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In spite of the fact that it was “Unofficial Batman Week” around the GameSpot offices last week (MANvsGAME’s Jason Love ran a marathon livestream session of the three console Batman games, Batman t-shirts abounded and a small canine in a Batman costume wandering around…), the Marvel universe has my attention at the moment. Lego Marvel Super Heroes has arrived.
And it shipped with a free Loki keychain.
You can’t argue with a free Loki keychain.
While a full review is in progress for Monday, I’ve been playing the game for the past couple of days and having a great time, TT Games having lovingly crafted a sumptuous meal for Lego and Marvel fans alike. With roughly 150 characters to unlock and play as--including side characters such as Aunt May, S.H.I.E.L.D. agent Phil Coulson and pop culture tropes such as Howard the Duck (who comes equipped with a rocket launcher)--there appears to be something for everyone here.
This, and the pleasure of exploration, make for the joy of this game. Granted, this isn’t the brainiest title you’ll pick up this year, nor will it be regarded as subtle or nuanced (the game's relatively simple plot centers around preventing Doctor Doom and cohorts from collecting cosmic bricks to build Doom’s Doom Ray of Doom), there’s an undeniable joy in what can be called the "Lego Formula." In the Lego Formula, you’ll readily jump into the level, smash or blast everything destructible around you, battle your enemies, see what Lego pieces can be picked up, what machines can be assembled or what superpowers can be used to solve the on-screen puzzles and move on from there. Yes, it’s an established method and the Lego franchise has long done this, but you’re fully immersed in the Lego-ized Marvel universe as you do this, unlocking more and more content in the process, and it’s still as rewarding as it ever was.
Where Lego Marvel Super Heroes truly shines is in its warmth and attention to detail. The game’s humor is light, playful and genuinely fun, the writers reveling in the implied cheesiness of the comic book genre and the super hero characters therein and hamming up the dialogue to make the cutscenes enjoyable. Background jokes such as Lego workers trying to sweep up the destruction from the last level’s epic battle, S.H.I.E.L.D. agent Phil Coulson constantly bringing Nick Fury and other heroes snacks and the Hulk growing frustrated with a computer that he winds up smashing, keep the mood where it needs to be. Superb attention to detail shows what a Lego variant of a Marvel world can truly be and for every landmark, location or item that you ever loved in a Marvel movie or comic book (such as the Helicarrier, Asteroid M, downtown Manhattan, etc.), there’s usually a Lego version of it that catches your attention and proves fun to explore.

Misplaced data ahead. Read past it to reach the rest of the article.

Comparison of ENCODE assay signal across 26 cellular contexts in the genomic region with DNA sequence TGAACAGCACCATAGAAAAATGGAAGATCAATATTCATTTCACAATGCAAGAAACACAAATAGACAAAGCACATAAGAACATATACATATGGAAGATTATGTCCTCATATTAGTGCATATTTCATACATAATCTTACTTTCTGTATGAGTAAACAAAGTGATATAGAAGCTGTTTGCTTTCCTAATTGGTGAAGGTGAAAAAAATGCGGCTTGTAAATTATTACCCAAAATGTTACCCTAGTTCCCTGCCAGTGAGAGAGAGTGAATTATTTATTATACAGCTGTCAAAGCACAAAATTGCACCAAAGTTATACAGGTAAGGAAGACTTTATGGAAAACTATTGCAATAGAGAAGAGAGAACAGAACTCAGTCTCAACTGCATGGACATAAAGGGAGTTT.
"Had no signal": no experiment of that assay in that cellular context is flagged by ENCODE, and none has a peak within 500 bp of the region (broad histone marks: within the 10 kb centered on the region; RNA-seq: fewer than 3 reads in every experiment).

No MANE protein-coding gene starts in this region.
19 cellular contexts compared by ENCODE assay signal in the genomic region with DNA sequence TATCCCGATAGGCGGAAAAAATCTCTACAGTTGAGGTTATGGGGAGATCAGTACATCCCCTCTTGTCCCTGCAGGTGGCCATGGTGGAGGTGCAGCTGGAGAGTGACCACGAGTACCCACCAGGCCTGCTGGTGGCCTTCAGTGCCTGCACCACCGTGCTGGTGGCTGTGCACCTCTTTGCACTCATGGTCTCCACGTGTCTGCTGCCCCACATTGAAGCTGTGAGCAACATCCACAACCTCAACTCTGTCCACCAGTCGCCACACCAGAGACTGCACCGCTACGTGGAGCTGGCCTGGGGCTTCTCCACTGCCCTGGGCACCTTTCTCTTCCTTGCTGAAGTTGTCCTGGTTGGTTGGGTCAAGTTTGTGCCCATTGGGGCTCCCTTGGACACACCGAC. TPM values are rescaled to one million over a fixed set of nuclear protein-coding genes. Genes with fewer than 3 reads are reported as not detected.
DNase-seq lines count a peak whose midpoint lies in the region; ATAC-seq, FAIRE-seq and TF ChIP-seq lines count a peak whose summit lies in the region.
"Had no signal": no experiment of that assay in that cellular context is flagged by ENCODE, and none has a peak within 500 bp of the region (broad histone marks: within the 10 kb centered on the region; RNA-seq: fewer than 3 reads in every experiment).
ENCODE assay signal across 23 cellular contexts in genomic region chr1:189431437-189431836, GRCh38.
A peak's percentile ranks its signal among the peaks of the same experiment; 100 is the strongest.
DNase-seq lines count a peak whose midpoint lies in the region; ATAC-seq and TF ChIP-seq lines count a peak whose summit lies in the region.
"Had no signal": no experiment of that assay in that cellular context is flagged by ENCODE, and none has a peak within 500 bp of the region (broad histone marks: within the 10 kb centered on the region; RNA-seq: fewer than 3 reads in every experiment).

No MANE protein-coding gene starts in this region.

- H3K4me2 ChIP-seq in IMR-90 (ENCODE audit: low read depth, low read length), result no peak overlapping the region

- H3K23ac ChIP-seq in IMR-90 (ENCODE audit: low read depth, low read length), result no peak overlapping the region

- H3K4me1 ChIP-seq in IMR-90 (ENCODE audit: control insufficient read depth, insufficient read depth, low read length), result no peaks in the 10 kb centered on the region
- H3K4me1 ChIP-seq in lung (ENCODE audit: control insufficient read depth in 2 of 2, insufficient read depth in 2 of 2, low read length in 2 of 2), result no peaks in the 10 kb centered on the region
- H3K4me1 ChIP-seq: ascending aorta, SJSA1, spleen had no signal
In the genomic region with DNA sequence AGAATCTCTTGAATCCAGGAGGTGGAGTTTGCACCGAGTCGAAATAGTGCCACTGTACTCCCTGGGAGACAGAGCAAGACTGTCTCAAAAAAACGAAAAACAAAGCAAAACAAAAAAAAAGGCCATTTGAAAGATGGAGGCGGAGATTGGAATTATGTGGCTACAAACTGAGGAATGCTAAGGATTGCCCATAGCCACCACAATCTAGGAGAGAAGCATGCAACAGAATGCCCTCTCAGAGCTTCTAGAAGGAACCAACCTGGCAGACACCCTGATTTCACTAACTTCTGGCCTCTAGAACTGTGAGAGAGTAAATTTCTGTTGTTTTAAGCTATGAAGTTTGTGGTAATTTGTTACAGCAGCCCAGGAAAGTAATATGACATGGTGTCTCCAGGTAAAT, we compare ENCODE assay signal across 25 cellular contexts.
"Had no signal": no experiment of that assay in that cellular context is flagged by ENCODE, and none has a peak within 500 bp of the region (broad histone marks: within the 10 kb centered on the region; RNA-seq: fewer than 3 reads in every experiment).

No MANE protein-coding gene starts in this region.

It’s been fun to see the Lego games grow over the last decade and Lego Marvel Super Heroes is no exception. Improved modeling, lighting and details make the game visually inviting, responsive controls make the simple act of moving around enjoyable and improvements in the combat engine have turned what seemed to be two Lego figures slap-fighting in the early Lego games into a genuine fight between the two characters being shown on screen.
Unfortunately, a few glitches have interrupted my fun. A small, unexplained black square briefly appeared above my characters’ heads towards the end of the game and a graphical glitch showed both the dead and alive versions of the Thing on screen simultaneously, the protocol calling for a dead character to explode in a shower of Lego bricks, disappear and come back again a moment later.
Between the visceral joy of pounding your opponents into dozens of exploding Legos, unlocking every character you can and taking down a set of flying Hulkbuster armor via the Iron Man 3 “House Party” protocol (wherein half a dozen Iron Man suits fly in to assist you), there's always something fun to do in Lego Marvel Super Heroes. This is the blend of Lego and the Marvel universe you’ve been waiting for, a joyously geeky concoction worthy of your attention.